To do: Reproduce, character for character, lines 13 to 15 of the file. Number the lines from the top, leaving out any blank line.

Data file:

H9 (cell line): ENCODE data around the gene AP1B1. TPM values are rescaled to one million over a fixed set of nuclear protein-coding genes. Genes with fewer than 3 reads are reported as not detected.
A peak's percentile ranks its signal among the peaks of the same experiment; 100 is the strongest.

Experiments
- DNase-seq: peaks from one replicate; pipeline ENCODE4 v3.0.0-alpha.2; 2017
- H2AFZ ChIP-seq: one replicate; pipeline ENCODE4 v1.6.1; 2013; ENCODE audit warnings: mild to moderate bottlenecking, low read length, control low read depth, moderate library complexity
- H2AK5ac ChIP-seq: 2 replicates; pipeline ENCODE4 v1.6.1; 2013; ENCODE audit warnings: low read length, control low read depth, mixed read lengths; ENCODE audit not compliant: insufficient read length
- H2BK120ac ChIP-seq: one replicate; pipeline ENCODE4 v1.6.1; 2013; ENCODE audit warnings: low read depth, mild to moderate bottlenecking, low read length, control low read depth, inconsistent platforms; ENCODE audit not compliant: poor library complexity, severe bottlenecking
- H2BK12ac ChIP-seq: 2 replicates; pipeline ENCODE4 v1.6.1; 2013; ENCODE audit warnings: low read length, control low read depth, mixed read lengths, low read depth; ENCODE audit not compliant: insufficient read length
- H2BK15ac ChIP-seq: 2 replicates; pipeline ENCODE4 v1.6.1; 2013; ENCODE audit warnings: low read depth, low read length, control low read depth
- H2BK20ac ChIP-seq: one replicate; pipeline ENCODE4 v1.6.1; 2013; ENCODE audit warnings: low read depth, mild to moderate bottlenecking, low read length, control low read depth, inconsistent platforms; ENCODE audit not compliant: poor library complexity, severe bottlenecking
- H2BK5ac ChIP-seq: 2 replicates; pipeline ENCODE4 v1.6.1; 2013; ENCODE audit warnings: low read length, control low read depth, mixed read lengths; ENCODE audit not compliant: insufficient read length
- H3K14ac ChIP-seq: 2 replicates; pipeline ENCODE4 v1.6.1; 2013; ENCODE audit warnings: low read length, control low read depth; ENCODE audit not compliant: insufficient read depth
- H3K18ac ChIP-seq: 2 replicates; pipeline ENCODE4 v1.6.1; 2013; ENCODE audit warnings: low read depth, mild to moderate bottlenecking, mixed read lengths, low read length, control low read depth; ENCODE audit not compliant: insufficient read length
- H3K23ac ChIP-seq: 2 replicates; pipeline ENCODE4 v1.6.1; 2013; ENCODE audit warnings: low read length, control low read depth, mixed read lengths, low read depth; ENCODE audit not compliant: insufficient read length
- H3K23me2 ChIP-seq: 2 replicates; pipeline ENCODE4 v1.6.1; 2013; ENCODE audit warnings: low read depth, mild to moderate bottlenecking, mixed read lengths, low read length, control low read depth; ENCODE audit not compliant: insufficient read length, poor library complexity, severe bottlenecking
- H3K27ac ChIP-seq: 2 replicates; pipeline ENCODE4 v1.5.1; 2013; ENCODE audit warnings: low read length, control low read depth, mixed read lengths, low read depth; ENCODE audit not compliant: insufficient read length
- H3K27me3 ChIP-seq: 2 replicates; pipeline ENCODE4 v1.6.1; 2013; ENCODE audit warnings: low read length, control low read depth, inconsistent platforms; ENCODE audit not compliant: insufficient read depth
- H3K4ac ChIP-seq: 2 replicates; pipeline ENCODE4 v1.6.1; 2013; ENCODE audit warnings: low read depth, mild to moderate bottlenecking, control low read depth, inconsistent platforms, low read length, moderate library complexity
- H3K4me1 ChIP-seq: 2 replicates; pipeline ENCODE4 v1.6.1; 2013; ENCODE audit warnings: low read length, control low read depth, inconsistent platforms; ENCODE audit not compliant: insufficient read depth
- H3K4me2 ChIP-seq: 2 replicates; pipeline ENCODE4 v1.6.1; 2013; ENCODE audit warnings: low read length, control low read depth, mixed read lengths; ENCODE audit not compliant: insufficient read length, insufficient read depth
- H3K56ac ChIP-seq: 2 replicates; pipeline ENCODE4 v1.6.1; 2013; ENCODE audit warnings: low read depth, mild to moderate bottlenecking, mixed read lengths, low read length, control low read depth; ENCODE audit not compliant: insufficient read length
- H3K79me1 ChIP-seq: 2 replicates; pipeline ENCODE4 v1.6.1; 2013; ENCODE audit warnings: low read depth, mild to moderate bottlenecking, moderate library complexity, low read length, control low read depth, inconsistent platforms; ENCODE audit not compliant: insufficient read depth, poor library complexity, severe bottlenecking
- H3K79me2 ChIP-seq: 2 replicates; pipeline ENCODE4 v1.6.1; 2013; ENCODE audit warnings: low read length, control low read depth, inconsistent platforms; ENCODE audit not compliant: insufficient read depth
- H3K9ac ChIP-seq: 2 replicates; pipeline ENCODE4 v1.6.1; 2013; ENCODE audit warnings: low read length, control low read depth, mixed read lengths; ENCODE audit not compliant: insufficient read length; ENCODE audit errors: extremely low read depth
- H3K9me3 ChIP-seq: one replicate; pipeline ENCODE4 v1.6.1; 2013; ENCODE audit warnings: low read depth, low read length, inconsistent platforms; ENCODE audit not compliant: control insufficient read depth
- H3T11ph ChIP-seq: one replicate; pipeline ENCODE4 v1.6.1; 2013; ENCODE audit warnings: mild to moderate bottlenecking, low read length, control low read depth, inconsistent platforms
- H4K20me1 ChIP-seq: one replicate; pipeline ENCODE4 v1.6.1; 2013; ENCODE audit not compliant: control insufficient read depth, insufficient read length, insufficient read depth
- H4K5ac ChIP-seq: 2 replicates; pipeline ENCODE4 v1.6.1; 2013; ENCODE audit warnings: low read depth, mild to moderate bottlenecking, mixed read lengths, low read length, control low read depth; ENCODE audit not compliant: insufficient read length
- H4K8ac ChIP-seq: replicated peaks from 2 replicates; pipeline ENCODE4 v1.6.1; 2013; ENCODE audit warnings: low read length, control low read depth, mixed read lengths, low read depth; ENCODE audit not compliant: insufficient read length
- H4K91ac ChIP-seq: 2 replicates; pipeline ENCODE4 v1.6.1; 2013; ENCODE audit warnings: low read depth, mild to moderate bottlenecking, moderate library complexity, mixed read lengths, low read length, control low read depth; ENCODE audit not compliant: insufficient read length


- H3K18ac ChIP-seq: 2 replicates; pipeline ENCODE4 v1.6.1; 2013; ENCODE audit warnings: low read depth, mild to moderate bottlenecking, mixed read lengths, low read length, control low read depth; ENCODE audit not compliant: insufficient read length
- H3K23ac ChIP-seq: 2 replicates; pipeline ENCODE4 v1.6.1; 2013; ENCODE audit warnings: low read length, control low read depth, mixed read lengths, low read depth; ENCODE audit not compliant: insufficient read length
- H3K23me2 ChIP-seq: 2 replicates; pipeline ENCODE4 v1.6.1; 2013; ENCODE audit warnings: low read depth, mild to moderate bottlenecking, mixed read lengths, low read length, control low read depth; ENCODE audit not compliant: insufficient read length, poor library complexity, severe bottlenecking